Fixed Gear Friday: Swobo Sanchez Frameset Review

I got this Swobo Sanchez Frame set for Father’s day from Banning’s Bikes in Fullerton. I had been riding the Raleigh One Way, but unfortunately the frame was a tad too big for me. I transferred the wheels, crankset, chain and pedals from the One Way to the Sanchez, I installed a shortened MTB flat bar, a carbon fiber post and a Brooks Saddle.

Thumbs up:I really like riding the Sanchez. The frame is comfortable and rides super smooth. The galvanized finish gives it a different look and I don’t have to worry much about scratches. The Swobo comes with no brakes, but the front fork is drilled for one and not wanting to become pavement tortilla, I installed an XTR lever matted to a Powertools brake caliper. Stopping power is awesome.

Thumbs Down:The bike is not drilled for water bottle cages, so I ended up installing one on the handlebars. My commute is 21 miles round trip so I do have a need for hydration.

Do I recommend the Sanchez? In a world full of conversions and Pistas, the Sanchez dares to be different. Although the complete bike is a little trendy for my taste, buying the frameset and building it up to one’s liking is totally recommendable.

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  1. russ roca December 21, 2007 3:07 pm 

    Does it have drillings for a rear brake?

  2. Moe December 21, 2007 3:26 pm 

    Nope, front brake only.

  3. tj December 24, 2007 11:24 am 

    The other day, I saw a Pista without toe clips and without a front brake. I thought it was a fluke — maybe a beginner learning to ride a fixed gear bike. In pic #1, your pedals appear to be standard platforms (not clipless). So I’m curious. How do you stop a bike on a setup like that?

  4. Ghost Rider December 24, 2007 3:55 pm 

    Although it’s not a great idea to ride a fixed-gear bike without some type of foot-retention device AND without a brake, it is not impossible to stop said setup…you’ve just got to anticipate stops earlier and apply backpressure accordingly.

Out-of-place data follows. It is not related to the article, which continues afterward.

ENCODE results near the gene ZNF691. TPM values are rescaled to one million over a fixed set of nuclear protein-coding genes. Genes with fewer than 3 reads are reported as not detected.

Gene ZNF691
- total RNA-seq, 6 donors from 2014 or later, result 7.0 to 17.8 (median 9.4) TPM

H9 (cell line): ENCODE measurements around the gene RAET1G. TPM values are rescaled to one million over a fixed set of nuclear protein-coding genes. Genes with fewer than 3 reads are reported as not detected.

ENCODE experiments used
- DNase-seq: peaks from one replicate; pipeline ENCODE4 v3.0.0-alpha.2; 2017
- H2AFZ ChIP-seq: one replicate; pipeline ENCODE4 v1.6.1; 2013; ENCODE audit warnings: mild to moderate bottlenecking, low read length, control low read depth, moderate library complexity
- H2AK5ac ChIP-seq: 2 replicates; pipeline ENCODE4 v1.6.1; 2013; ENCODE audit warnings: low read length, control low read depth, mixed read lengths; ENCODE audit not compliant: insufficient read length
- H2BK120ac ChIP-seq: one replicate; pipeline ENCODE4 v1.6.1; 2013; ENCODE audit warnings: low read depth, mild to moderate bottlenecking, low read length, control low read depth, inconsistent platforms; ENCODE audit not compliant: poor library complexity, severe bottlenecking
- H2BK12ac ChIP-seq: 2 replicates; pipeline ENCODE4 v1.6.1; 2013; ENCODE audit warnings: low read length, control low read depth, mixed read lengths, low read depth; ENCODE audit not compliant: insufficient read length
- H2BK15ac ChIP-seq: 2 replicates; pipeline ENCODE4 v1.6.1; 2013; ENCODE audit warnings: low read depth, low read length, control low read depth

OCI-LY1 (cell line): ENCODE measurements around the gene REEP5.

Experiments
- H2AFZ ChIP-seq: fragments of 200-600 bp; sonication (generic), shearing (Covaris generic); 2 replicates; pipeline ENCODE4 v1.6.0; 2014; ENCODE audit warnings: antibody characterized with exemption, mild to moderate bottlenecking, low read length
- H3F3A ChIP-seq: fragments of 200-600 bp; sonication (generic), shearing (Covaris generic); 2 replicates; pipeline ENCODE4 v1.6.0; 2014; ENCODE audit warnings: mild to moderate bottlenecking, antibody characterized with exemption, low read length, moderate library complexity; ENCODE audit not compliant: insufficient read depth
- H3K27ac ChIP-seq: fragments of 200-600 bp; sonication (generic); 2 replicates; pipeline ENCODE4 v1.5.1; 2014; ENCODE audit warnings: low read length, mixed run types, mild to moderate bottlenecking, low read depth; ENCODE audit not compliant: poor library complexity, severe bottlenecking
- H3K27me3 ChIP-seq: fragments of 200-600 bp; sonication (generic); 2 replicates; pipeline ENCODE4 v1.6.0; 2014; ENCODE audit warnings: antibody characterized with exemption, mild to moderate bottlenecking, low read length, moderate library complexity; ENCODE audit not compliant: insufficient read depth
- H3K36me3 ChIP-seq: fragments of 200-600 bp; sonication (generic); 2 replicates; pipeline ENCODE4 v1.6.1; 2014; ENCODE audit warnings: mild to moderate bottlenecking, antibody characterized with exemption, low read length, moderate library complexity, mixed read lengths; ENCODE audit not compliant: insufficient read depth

Platforms are good for folks just learning a fixed gear, but it is even better to learn using all the proper equipment (toe clips/ clipless pedals) at once.

  5. Arleigh December 27, 2007 6:28 am 

    With the steel look I would recommend a set of hose clamps to mount your bottle cage to one of your tubes.

    I had to do the same thing with my Bianchi Pista years ago. For long rides I also mounted a “tri” under saddle 2 bottle holder that comes out of the back of the saddle.

  6. Ghost Rider December 27, 2007 7:31 am 

    Good idea…Sugino or Minoura make stainless steel waterbottle clamps for bikes without braze-on fittings, too. They’re expensive for what they are, but they are a touch more elegant than a standard hose clamp.

    Here they are:

    Velo Orange also sells TA branded clamps and some generic chromed steel ones (but those rust REALLY quickly).

  7. Moe December 28, 2007 2:40 pm 

    I have installed a set of Crank Bros Quattro pedals, I will look into the water bottle clamp option when I get back to LA.

  8. Andy December 14, 2008 1:03 pm 

    Looks like the bike does have drillings for a rear brake. Just spoke to Swobo and they said any short-reach (39mm) brake will work.

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